Ohio's provisional ballots have the campaigns even more focused on arguably the most hotly contested state in the presidential election: Ohio.
"We are going to watch those ballots closely," said Obama senior adviser David Axelrod on CNN's "Starting Point." "We want to make sure that everybody's voice is heard in this election."
For its part, a Romney campaign official told CNN "we're paying attention" and "we'll be ready" if there is a need for a legal intervention in Ohio or anywhere else.
If vote totals are close, an official recount in Ohio could be ordered or one or more candidates or a political party could challenge the outcome in court.
Courts have ordered that voters, not officials at the polling locations, fill out provisional ballots - ballots used to record a vote if the voter's eligibility is in question. This leaves room for error and the possibility of a ballot improperly filled out to be discarded.
Just over 200,000 people voted using provisional ballots in the state in 2008 and Ohio's Secretary of State Jon Husted said around 200,000 will be cast on Election Day this time. Local election boards in Ohio are given up to 10 days to determine provisional ballot eligibility.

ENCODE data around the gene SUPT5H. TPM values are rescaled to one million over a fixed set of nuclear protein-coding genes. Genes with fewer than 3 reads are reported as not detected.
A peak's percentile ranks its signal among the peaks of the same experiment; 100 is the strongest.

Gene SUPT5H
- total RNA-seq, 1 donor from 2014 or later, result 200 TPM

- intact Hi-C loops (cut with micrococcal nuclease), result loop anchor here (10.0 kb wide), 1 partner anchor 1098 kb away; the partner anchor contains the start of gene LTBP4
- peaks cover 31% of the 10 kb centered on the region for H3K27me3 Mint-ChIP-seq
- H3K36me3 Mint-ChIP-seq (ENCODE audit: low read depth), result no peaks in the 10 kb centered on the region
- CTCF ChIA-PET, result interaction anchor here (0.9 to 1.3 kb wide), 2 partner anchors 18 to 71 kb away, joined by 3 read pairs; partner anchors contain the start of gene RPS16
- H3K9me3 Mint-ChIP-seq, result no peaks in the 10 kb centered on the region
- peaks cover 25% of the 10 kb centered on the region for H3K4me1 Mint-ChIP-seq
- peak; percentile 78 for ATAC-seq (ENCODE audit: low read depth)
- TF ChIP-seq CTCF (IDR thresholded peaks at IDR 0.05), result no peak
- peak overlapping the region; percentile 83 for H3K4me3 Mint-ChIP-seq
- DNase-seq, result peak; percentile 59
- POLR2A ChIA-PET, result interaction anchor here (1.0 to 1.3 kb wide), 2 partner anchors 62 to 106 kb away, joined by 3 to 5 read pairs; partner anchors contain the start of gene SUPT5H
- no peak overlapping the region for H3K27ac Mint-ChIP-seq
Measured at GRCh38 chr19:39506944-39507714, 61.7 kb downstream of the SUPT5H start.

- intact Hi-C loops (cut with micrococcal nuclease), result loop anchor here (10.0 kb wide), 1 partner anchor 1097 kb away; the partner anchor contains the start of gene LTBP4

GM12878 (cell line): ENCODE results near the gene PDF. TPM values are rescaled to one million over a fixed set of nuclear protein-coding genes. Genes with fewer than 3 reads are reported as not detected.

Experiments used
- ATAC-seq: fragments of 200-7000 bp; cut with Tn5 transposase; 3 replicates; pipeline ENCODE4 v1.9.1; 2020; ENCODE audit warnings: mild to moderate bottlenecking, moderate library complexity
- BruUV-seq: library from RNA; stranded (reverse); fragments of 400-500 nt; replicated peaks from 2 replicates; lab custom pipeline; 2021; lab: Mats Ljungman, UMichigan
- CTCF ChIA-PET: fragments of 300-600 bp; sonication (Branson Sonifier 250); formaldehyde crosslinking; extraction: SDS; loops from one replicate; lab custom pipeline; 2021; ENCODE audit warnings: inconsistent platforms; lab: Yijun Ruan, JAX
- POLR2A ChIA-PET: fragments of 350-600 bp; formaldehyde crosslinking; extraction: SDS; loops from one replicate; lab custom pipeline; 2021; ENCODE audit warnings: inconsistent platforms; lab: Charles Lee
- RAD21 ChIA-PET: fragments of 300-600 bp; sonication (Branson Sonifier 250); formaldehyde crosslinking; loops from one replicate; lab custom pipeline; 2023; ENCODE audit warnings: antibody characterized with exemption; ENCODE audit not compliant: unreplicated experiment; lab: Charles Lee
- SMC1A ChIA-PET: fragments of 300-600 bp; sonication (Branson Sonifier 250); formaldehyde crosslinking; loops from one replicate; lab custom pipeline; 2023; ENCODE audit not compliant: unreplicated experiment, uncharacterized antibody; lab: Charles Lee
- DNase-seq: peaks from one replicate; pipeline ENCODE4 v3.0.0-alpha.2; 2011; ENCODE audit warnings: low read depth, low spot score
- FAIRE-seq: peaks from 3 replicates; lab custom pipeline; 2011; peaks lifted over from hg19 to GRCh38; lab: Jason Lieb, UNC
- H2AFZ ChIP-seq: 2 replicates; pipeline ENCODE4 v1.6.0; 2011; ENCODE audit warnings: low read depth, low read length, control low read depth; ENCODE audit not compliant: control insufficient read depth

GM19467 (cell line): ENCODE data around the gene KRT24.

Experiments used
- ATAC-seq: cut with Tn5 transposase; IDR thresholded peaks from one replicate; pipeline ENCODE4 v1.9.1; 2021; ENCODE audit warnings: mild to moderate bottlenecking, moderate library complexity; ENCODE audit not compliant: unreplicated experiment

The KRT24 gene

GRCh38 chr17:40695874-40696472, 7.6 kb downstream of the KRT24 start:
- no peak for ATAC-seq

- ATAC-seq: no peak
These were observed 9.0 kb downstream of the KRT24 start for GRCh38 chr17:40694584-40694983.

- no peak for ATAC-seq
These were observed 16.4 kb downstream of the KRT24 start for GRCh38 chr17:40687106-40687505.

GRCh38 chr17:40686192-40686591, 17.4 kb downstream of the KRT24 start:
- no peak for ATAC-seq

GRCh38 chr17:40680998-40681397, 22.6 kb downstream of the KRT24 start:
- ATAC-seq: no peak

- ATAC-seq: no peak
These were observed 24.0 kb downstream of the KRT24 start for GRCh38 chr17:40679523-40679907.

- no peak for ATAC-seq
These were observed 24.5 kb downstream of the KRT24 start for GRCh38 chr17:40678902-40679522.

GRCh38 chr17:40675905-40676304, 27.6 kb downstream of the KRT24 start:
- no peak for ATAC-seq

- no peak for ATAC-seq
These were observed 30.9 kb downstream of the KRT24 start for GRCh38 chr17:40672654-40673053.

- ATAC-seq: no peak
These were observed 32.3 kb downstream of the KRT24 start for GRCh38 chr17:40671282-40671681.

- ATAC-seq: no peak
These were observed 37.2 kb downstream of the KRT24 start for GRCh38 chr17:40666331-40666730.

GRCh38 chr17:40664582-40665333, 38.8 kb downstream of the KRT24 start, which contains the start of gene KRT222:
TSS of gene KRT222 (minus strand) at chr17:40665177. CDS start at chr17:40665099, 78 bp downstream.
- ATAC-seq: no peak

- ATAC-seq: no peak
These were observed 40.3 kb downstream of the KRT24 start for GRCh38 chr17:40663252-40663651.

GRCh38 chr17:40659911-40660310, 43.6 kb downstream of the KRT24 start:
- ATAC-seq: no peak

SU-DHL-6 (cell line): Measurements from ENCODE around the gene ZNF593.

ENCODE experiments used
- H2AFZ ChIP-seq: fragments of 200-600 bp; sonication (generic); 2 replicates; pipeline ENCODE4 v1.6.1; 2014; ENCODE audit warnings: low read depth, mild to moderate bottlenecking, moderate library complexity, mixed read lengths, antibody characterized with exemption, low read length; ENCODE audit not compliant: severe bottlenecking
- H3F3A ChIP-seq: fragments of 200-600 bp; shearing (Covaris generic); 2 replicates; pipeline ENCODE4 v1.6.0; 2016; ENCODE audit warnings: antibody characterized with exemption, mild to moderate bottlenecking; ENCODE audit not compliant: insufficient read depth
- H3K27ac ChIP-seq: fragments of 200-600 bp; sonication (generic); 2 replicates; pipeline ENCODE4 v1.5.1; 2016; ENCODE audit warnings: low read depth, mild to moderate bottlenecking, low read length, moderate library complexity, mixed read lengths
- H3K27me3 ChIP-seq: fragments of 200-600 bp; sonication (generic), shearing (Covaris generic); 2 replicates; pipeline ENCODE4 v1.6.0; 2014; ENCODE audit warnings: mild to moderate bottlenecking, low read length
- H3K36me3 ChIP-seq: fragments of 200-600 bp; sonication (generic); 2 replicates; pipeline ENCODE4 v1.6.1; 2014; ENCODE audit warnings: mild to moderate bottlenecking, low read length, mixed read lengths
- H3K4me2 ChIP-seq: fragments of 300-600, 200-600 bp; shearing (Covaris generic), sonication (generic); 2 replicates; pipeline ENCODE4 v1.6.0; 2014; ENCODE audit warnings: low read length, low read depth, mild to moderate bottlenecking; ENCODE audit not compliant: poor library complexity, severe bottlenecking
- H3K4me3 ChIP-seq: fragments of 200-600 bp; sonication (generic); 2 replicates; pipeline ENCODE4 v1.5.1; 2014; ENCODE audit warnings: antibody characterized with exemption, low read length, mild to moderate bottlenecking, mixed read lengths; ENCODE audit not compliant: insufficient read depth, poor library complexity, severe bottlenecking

The politically diverse state of Ohio has 18 electoral votes. No Republican candidate has won with presidency without carrying the state.
Axelrod was confident in his campaign's chances in the Buckeye State.
"The fact of the matter is that every bit of data out of Ohio in the last few days has been very encouraging to us and particularly the early voting," he said assessing that their enthusiasm in the state comes from "cold, hard data" while the other side's "optimism is based on some unseen, hidden wave."
CNN's Dana Davidsen, Bill Mears and Kevin Bohn contributed to this report.